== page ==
I was at college 1979-83, studying computing, and remember being told in a microprocessor course that the Z8000 wasn't very good. After a browse through the user's manual I can see why.
The memory model seems to have been designed by a hardware engineer who didn't think very much about software. Indeed, the whole architecture seems designed to do the same jobs as the Z80, only better, unlike its more successful competitors. The crucial difference was that most 8-bit software was written in assembly languages, while 16-bit and later software was mostly written in compiled high-level languages.
The 68000 family was clearly designed with an eye towards high-level language programming. The architecture was 32-bit in concept, although the original implementations were 16-bit. It had "flat" unsegmented memory addressing, which is always easier for compilers, and could address 16MiB of RAM, which increased to 4GiB in later members of the family.
The 8086 family was less ambitious, but was practical. It could only address 1MiB of RAM, and it dealt with it in 64KiB segments, but you could place those segments anywhere in memory. This made it practical, if inconvenient, to deal with data structures larger than 64KiB. Once 16-bit MS-DOS had begun to dominate the business microcomputer market, there was plenty of motive to improve the programming tools.
The Z8000 family came in two models. The Z8002 could only deal with 64KiB RAM, although you could stretch that by using separate 64KiB address spaces for code, data and stack. However, writing an operating system that works with that is gratuitously difficult. Operating systems have to be able to handle program code as data when they load programs. The multiple address space trick is mostly useful for embedded systems without general-purpose operating systems.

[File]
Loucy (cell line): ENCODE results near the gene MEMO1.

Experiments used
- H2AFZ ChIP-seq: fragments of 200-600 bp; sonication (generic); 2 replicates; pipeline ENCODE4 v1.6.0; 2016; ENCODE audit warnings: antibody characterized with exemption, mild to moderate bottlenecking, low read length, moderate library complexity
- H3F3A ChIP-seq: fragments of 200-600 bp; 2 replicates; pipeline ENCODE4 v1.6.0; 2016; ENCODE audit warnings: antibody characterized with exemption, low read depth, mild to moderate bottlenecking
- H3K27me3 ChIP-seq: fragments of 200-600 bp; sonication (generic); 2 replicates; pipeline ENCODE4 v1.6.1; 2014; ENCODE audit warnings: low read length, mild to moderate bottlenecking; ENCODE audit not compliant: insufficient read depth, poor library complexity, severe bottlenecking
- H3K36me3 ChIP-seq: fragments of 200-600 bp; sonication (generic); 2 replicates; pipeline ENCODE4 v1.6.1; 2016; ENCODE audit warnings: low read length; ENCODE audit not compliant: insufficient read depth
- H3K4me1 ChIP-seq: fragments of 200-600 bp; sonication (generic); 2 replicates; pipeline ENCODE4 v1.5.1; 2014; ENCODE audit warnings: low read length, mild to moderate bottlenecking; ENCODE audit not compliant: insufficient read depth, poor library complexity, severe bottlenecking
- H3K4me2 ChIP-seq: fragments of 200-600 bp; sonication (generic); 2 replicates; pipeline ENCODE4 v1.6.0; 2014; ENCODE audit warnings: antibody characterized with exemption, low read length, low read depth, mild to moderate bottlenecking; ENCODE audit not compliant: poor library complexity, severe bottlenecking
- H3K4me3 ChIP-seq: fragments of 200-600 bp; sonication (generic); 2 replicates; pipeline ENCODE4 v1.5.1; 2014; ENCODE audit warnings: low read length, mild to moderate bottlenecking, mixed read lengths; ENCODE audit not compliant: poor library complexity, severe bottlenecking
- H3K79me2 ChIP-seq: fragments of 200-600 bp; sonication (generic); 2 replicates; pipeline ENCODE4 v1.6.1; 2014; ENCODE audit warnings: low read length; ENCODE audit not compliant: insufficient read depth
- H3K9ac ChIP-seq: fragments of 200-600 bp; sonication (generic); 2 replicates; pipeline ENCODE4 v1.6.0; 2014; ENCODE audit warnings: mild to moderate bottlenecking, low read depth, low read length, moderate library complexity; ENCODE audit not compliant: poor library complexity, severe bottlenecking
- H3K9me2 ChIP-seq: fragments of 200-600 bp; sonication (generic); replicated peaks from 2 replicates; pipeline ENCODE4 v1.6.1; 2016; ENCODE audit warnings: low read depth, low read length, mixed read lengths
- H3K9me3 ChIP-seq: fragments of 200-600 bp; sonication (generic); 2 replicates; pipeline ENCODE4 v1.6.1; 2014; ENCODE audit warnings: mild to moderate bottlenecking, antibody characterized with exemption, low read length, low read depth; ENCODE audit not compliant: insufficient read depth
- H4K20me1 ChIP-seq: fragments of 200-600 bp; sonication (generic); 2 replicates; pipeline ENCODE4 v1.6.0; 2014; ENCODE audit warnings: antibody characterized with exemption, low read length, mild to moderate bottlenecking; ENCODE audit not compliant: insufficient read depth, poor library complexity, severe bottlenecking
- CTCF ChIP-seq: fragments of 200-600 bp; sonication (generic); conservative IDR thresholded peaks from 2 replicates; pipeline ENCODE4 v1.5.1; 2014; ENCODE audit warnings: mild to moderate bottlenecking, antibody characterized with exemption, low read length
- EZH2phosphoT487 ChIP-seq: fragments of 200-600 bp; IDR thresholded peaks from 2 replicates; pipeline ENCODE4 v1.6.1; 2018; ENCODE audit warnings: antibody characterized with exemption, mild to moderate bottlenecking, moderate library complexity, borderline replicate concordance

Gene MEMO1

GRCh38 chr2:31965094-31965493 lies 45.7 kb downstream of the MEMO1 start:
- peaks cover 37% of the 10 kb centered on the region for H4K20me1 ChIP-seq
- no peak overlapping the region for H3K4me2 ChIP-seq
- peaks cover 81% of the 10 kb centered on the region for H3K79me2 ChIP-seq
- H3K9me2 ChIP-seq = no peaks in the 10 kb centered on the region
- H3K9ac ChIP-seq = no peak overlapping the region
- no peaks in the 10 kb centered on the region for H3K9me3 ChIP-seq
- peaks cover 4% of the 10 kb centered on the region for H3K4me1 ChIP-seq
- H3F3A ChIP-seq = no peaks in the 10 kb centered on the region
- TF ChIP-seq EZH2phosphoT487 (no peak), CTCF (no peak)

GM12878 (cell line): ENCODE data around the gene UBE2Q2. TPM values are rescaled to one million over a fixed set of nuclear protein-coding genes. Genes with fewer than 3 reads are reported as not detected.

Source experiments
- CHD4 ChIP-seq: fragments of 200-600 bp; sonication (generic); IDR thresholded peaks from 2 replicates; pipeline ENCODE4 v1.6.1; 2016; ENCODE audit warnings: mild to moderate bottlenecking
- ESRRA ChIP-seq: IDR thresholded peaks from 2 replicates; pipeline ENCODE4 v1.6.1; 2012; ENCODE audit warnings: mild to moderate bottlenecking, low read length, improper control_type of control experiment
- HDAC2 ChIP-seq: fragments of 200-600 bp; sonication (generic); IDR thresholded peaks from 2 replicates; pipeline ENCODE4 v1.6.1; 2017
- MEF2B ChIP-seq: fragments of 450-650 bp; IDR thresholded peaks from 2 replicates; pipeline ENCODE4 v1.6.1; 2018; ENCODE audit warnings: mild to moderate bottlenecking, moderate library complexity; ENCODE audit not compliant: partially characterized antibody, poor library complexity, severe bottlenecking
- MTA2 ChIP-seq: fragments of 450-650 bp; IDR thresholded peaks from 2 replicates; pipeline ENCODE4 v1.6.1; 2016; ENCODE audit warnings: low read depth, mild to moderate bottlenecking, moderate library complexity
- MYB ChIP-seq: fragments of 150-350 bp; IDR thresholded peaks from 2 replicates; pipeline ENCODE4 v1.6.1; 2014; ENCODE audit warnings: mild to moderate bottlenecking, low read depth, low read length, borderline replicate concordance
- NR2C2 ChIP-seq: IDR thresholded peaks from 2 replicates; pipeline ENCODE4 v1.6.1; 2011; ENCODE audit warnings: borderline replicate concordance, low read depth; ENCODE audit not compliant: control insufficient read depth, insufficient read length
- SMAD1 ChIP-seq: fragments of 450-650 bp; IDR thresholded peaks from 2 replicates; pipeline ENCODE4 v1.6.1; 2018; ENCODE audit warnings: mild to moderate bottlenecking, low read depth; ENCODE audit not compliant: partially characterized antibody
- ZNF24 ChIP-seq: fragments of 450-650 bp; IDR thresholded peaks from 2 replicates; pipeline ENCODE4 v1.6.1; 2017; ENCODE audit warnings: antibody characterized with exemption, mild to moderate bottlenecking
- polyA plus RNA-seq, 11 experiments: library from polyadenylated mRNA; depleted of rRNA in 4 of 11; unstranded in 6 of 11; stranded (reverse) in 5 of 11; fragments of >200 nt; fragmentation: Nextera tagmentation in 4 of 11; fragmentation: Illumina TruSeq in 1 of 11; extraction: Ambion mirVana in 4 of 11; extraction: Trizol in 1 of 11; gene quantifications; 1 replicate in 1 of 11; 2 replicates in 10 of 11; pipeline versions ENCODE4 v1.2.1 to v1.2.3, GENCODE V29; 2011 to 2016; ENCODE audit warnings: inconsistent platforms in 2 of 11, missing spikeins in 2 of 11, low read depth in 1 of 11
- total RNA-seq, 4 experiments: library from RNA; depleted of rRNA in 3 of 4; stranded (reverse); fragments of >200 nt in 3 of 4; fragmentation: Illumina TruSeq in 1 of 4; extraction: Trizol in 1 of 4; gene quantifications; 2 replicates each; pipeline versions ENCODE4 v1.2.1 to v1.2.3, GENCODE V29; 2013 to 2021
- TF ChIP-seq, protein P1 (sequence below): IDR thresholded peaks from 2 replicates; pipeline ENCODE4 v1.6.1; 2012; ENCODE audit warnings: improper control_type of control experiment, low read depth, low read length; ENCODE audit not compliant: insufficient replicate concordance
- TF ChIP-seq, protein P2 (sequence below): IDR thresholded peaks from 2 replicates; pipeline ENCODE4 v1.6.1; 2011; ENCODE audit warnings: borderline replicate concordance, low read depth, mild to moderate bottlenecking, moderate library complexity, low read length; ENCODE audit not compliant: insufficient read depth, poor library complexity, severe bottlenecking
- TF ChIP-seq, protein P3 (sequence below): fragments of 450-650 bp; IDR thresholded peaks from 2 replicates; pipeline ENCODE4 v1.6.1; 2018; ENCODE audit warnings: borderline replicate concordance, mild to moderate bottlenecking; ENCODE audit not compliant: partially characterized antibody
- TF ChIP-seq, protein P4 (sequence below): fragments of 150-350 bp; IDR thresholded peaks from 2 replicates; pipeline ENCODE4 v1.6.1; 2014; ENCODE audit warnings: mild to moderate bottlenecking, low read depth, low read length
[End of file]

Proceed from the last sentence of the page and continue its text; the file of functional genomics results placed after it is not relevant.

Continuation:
The Z8001 was the large memory version, able to handle 8MiB RAM in each address space. It deals with the memory in 64KiB segments, but it has a crucial flaw. The segments are at fixed addresses. Segment 0 is at address 0, segment 1 is at address 64Ki, segment 2 is at address 128Ki, segment 3 at address 192Ki, and so on. The segments can't overlap, and you can't change their positions.
This makes handling data structures larger than 64KiB very cumbersome. It also restricts the use of smaller data structures, because you really don't want them to cross segment boundaries. This creates arbitrary restrictions, makes linkers and loaders more complicated, and generally reduces your flexibility in the use of memory. Operating system people hate that, and so do compiler writers. The combination of that, plus buggy initial chips, doomed the Z8000.
The Western Design Centre's W65C816 has a similar problem with memory addressing, but offered software compatibility with the 6502, which made it useful for follow-ons to 6502 machines, notably the Apple IIGS, and the SNES. The Z8000 could not run Z80 software, and didn't see much use.
Zilog acknowledged the Z8000 memory model had been a mistake with the Z80000, which had a mode with a 4GiB linear address space. It also supported Z8002 and Z8001 modes, with more and larger segments available in the Z8001 mode. However, by the time it appeared in 1986, the x86 and 68000 were well-established and the fashion in new processors was RISC. The Z80000 was very much non-RISC, and doesn't seem to have got anywhere.